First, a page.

New strategy for housing in Egypt

Doaa El-Bey , Tuesday 6 Oct 2020

Egypt’s first National Housing Strategy was launched in Cairo this week, with a view to guaranteeing everyone the right to adequate and safe housing

New strategy for housing
The state is determined to provide a minimum standard of decent housing for all citizens

“Everyone has the right to healthy, safe, and affordable shelter, which includes all basic services and facilities while allowing them freedom of choice without discrimination and ensuring the legal right to own their housing or be tenants without the threat of expulsion or forced eviction,” said Nafisa Hashem, first undersecretary and head of the Housing and Utilities Department at the Ministry of Housing, during the online launch of the first National Housing Strategy for Egypt on Monday.

The unveiling of the strategy coincided with World Habitat Day, this year held under the slogan of “Housing for All: A Better Urban Future”.

The vision of the Ministry of Housing focused on enabling every citizen to exercise his or her right to live in a safe environment fully equipped with infrastructure and connected to employment opportunities and adequate services, with the state taking on the responsibility to provide a minimum standard of decent housing for all citizens, particularly low-income groups, those speaking at the launch webinar said.

The webinar cast light on the ministry’s action plan for housing, which focuses on subsidised housing for low-income families, support for middle-class families, and making housing available for high-income segments of the population.

The new Housing Strategy is designed to clarify the national vision for the housing sector, raise the efficiency of achieving its objectives, provide a vehicle for linking and integrating its policies with other sectors, and enable all the parties to develop long-term plans that raise their efficiency and performance.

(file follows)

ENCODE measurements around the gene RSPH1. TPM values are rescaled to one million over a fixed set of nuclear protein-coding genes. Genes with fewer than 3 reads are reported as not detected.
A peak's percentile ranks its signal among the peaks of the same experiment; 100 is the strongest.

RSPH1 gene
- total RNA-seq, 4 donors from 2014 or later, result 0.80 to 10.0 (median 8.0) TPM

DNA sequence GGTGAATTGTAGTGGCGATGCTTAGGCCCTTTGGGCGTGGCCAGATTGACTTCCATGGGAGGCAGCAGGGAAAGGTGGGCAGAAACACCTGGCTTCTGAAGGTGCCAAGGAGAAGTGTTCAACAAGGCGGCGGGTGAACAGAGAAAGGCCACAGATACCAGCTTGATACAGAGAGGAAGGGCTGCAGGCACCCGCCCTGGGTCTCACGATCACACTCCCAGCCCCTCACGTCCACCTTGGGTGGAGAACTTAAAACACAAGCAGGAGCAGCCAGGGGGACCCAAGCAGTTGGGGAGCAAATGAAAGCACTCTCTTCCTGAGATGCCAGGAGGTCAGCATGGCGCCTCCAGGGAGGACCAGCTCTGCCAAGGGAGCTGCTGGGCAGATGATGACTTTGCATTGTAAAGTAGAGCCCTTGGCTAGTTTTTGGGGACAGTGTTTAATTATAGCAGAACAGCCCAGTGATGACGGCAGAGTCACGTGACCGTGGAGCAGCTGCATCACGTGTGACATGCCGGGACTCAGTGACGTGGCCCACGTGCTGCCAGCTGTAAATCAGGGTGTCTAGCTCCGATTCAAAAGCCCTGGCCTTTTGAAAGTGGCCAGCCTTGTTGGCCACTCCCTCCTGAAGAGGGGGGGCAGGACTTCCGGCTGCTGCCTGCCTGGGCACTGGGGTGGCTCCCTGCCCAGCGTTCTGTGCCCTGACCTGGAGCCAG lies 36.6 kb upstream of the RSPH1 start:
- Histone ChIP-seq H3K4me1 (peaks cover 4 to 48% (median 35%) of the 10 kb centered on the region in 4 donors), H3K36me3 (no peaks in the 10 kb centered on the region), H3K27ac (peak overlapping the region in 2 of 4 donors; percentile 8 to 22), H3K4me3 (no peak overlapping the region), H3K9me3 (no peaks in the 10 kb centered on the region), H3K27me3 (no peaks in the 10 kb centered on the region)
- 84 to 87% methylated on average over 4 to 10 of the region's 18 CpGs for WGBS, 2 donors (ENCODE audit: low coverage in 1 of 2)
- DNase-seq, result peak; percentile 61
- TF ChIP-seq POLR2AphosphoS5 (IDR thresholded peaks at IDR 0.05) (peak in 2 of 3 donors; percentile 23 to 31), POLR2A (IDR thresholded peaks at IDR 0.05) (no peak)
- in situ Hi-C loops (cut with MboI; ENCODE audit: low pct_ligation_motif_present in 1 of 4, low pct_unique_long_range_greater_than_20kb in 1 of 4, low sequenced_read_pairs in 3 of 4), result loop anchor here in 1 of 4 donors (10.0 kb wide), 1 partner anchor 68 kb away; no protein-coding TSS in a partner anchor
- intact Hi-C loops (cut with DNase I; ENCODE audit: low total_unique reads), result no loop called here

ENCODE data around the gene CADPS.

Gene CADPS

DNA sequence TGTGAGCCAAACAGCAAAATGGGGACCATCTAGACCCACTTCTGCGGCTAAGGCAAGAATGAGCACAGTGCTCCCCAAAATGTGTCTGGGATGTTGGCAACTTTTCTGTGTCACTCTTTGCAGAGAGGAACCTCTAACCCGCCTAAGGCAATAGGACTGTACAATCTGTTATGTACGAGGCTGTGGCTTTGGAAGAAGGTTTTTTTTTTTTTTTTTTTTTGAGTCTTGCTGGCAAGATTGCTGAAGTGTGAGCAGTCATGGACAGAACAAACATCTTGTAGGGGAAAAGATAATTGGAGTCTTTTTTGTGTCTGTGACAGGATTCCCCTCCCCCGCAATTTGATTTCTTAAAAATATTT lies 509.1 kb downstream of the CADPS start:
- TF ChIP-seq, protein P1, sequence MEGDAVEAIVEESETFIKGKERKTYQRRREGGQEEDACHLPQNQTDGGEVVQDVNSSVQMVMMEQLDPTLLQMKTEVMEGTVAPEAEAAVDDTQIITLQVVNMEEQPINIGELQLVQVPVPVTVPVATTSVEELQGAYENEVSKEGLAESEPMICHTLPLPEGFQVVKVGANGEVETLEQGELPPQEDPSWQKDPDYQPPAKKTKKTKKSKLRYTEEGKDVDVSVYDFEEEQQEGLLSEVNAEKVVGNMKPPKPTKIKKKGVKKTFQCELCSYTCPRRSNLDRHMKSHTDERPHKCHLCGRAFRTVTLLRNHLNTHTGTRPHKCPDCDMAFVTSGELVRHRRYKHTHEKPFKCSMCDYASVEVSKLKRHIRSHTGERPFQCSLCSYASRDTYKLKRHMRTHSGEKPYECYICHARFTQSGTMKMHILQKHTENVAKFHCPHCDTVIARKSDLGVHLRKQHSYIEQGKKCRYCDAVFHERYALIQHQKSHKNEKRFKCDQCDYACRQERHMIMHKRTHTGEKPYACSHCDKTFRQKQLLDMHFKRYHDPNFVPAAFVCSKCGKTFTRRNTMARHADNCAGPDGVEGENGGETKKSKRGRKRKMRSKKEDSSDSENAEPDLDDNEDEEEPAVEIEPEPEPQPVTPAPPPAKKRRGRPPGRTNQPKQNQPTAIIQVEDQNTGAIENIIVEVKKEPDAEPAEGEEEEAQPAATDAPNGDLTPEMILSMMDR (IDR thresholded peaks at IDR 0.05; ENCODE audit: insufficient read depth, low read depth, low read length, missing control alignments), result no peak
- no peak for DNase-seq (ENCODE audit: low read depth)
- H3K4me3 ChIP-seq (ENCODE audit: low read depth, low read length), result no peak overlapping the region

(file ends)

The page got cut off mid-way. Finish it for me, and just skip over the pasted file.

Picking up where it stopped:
The strategy also aims to mark a shift from house construction alone to a larger concept of integrated urban development, emphasising the core role housing plays in achieving development, stimulating the economy, reducing poverty, and enhancing social inclusion, as those in the webinar explained.

Hashem pointed to several challenges that needed to be addressed in implementing the new Housing Strategy, including an unbalanced distribution of housing units, the reluctance of private capital to invest in rented housing and the increased emphasis on ownership, closed and vacant units, and rent controls for the privately rented housing stock.

The issue of housing has been an intractable one over recent years, with the new strategy noting that “the high rate of population growth, the increase in migration from rural areas to cities, and the directing of available public funds to support the construction of new housing units have made it difficult to cope with the increase in population in urban areas.”

It added that these factors and others had led to the emergence of informal areas in many cities and the growth of informal housing since the mid-1970s.

The new Housing Strategy was prepared by the Housing and Utilities Department at the Ministry of Housing, utilities and urban communities in cooperation with the United Nations Human Settlements Programme.